Just as the fashion industry decided that tribal prints were coming back in many, many seasons ago, so the movers-and-shakers in the food world predicted, mid-2011, that South American cuisine was going to be big in summer 2012.
And sure enough, with the first sniff of spring, half-Peruvian and half-English restaurateur Martin Morales has launched the much-anticipated Soho restaurant Ceviche, bringing pisco, tiger’s milk and lúcuma to central London.
Ceviche has opened in an exciting, but somewhat terrifying time for restaurants where popularity can quickly become the blight of successful establishments—as Skye Gyngell discovered, dubbing her Michelin star as a ‘curse’ when her low-key, neighbourhood café became jam-packed with punters expecting haute cuisine—something she never set out to do.
While some establishments have buckled under Britain’s recent obsession with food, others have relished it. The likes of Pitt Cue Co, Spuntino and MeatLIQUOR have used their cult status to cultivate queues round the corner, whisking food away and flipping tables with gay abandon. Great for them. Annoying for us.
So I was worried that this new addition to the Soho restaurant scene would replicate the trend, and that my first taste of ceviche in London would be tainted by hungry diners hovering over my table, and impatient waiters rushing me through my meal.
But unlike the explosion of hard, tattooed, streetwise, New York-inspired restaurants, Ceviche is warm-blooded, and neighbourly. Smiling waiters kept us topped us topped up with tap water, picking platters kept things informal—and did I mention that you can book. Joy of joys—a dining experience that doesn’t start with a 30-minute wait in the cold! If it hadn’t been such commonplace before the six-month blip of non-reservation becoming cool, then I’d say it was revolutionary.
The restaurant itself has a black exterior—like Ronnie Scott’s opposite—making it easily missed on the somewhat bleak-by-Soho-standards Firth Street, top and tailed by a Nandos and a Café Nero. But stick your nose to the window, and you’ll be drawn inside by the front bar, where punters can enjoy a cocktail and pick at nibbles or ceviche platters while they chat.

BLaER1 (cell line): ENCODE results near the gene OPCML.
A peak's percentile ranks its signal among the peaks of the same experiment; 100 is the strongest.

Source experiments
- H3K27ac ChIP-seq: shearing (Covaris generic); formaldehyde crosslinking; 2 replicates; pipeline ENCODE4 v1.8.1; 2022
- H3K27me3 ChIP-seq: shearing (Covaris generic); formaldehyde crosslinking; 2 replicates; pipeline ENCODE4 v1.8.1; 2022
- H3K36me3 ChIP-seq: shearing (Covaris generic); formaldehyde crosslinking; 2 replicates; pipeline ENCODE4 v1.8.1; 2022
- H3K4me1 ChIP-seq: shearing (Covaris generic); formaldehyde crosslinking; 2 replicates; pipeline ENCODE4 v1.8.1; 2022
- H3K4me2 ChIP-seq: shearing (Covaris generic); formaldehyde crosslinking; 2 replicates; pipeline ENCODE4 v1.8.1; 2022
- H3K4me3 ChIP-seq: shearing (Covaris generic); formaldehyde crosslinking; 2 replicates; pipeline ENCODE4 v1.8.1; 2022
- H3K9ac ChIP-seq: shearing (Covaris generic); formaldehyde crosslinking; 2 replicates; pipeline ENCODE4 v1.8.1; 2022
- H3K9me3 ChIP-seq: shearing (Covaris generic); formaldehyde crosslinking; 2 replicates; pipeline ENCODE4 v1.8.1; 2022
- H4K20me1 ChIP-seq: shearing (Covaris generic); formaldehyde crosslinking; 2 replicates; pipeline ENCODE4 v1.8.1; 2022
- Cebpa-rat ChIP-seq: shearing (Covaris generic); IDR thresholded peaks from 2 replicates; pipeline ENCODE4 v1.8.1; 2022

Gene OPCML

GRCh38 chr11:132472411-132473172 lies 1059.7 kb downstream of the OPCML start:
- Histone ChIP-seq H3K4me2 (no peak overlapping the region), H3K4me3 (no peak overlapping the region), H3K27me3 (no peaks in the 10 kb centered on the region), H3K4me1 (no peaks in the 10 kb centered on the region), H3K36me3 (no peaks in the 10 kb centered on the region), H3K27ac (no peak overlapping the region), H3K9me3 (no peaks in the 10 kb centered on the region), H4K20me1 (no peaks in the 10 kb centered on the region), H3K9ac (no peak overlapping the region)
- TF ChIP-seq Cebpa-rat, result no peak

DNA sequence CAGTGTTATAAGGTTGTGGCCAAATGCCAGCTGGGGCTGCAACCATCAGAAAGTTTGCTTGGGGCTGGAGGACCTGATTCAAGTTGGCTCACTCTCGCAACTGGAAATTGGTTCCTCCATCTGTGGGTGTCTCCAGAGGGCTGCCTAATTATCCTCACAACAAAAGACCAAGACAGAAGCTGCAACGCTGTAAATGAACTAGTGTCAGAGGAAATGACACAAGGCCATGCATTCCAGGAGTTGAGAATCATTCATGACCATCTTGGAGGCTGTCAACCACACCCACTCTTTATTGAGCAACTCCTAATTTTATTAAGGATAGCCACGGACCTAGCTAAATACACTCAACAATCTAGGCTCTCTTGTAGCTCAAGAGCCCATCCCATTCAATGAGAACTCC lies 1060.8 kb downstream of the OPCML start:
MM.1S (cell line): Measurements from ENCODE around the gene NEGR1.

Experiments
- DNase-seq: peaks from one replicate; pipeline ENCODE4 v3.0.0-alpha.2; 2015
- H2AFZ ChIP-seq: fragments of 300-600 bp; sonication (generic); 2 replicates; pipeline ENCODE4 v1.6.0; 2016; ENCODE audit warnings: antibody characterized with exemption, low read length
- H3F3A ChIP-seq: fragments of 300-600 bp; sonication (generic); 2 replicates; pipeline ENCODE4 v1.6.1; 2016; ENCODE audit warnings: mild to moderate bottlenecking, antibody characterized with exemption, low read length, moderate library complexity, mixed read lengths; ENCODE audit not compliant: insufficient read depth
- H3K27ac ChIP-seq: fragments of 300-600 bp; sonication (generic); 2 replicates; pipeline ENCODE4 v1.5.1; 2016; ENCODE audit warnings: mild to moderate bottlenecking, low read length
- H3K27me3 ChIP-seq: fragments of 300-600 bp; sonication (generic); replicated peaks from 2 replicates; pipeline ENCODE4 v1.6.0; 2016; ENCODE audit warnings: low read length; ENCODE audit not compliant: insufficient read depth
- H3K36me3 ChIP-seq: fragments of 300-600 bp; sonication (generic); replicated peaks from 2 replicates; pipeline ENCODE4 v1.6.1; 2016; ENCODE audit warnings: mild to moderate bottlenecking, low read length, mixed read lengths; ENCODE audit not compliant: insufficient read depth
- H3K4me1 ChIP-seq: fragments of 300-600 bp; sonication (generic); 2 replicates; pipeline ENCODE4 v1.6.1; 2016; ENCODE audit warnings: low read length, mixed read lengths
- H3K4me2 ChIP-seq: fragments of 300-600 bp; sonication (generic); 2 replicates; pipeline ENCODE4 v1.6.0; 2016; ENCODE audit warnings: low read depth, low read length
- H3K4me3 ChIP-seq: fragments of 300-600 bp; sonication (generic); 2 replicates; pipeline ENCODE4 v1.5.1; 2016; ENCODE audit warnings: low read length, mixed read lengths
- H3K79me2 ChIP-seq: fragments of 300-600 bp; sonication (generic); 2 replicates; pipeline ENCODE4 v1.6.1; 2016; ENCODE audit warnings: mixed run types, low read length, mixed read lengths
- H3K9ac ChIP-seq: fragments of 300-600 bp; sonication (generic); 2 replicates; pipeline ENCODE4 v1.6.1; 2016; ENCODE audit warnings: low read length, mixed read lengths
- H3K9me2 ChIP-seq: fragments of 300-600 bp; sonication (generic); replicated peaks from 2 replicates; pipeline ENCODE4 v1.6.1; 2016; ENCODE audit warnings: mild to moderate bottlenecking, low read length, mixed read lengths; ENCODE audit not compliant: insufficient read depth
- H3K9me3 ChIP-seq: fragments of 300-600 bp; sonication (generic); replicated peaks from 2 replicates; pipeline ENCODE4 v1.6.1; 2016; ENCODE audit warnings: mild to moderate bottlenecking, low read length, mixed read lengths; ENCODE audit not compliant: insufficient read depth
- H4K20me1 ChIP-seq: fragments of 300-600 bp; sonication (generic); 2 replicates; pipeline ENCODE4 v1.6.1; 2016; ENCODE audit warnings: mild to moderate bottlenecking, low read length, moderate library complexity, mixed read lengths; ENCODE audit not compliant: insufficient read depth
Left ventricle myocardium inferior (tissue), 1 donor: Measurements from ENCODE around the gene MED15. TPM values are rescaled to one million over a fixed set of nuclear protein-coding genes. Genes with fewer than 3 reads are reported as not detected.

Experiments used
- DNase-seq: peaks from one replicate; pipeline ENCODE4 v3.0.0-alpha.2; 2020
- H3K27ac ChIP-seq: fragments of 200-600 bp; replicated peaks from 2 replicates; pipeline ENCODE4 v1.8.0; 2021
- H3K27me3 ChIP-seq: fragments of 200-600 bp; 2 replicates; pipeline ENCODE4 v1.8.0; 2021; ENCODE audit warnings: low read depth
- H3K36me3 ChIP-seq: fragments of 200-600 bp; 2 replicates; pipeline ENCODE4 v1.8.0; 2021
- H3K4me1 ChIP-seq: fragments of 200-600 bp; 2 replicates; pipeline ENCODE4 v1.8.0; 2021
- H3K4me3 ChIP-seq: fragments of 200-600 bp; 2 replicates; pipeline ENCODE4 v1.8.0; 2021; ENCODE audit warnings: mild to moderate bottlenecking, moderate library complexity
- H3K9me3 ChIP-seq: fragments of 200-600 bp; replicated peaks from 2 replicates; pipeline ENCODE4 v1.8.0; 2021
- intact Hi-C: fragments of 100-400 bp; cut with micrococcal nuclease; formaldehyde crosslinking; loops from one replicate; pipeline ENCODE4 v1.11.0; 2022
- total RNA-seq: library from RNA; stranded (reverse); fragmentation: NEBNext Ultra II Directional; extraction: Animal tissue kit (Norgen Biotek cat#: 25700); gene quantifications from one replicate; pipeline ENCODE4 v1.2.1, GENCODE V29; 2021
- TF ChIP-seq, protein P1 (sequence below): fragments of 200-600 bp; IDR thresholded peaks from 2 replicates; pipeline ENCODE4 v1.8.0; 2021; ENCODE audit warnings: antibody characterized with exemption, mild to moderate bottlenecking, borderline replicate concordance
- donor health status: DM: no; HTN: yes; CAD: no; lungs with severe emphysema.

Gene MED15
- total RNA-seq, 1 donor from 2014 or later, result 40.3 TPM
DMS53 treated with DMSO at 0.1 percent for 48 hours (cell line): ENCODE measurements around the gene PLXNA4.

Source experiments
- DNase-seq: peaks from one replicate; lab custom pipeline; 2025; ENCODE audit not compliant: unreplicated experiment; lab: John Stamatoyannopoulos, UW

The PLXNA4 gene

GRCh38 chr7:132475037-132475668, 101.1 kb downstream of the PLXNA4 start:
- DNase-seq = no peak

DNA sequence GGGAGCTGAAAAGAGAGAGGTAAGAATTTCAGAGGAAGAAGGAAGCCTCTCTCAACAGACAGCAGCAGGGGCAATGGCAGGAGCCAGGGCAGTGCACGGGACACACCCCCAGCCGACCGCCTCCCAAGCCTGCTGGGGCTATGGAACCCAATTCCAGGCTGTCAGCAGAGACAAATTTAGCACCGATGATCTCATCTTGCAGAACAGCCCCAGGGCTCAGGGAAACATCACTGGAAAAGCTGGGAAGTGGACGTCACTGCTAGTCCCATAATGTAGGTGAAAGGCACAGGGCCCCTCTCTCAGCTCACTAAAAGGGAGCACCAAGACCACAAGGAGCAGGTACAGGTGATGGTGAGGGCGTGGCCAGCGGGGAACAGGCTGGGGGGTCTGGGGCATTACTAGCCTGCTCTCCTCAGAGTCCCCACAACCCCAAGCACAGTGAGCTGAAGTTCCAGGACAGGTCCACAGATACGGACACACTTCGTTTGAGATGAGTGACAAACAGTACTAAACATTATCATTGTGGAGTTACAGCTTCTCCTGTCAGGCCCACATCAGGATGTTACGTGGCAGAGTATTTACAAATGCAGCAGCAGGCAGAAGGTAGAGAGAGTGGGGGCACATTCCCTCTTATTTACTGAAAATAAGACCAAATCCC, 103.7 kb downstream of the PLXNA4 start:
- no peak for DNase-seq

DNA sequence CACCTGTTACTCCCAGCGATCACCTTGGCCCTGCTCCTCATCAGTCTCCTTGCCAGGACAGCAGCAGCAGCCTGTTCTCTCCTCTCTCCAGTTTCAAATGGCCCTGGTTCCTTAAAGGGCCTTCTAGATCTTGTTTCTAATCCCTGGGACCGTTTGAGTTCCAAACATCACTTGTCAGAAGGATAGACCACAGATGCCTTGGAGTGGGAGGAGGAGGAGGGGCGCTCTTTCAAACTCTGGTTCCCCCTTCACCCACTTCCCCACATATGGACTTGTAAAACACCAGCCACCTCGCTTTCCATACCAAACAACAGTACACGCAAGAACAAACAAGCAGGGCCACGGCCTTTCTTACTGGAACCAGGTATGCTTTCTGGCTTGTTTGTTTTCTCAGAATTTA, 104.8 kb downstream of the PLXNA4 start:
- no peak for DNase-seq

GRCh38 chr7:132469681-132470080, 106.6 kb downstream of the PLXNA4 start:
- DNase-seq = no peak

The restaurant at the back channels a grown-up South American vibe—no Carman Miranda-inspired pineapple in sight, but retro prints, elegantly tiles walls and a mixture of high and low tables designed to seat around 40 diners.
The menu starts with a lip-smackingly sharp and deliciously limey array of ceviche dishes with tiger’s milk. But don’t panic—this isn’t sourced from London Zoo (is it even possible to milk a tiger?)—but it’s the name given to the lime, lemon, chilli and onion marinades which ‘cook’ the slivers of raw seabass, octopus and salmon in their acidity.
Move through the menu onto main sharing dishes from grilled skewers of rump steak or chilli and chicken to a ‘classics’ list featuring Peruvian corn cake and mixed seafood rice with pisco.
And then the desserts – oh, the desserts – pumpkin and sweet potato doughnuts with spiced sugar syrup and the extraordinary lúcuma ice cream with crumbled alfajores. The piquant pisco cocktails compliment the picking platters, and there’s also a decent selection of South American wines on offer staying true to the theme.
I left thinking that ceviche could really catch on—it gives you the same self-righteousness of sushi, but the marinades make it tangier and punchier and more exciting without whacking on extra calories. And pisco has always been one of my favourite spirits—(it’s always mystified me why it’s so hard to come across)—even if the pisco sours could have done with a slightly frothier head in my humble opinion.
The only sticking problem was the price. I didn’t leave feeling hungry, but I certainly didn’t leave feeling full as my purse strings limited the number of dishes I could try.
The ceviche platters range from £5.75 to £7.50, but they recommend three or four per person, which means that the bill quickly tots up—especially if you were to include a bottle of wine, which starts at a punchy £19. The other peculiarity is the pricing of vegetable sides—£4.75 is a crazy for a piece of corn or a plate of asparagus.
It’s a shame, because I loved Ceviche. I sat next to a South American couple who were visiting for the second time—quite an accolade seeing as it’s only been open for a week.
All in all it’s a great place, and I left smiling—let’s hope that the pricing is just a teething problem made by a newly-opened restaurant, and if enough reviews bring up the glitch, then they might think about introducing a cheaper bottle of house wine and a couple of better priced dishes.
17 Frith Street,
(visit their website to make a reservation).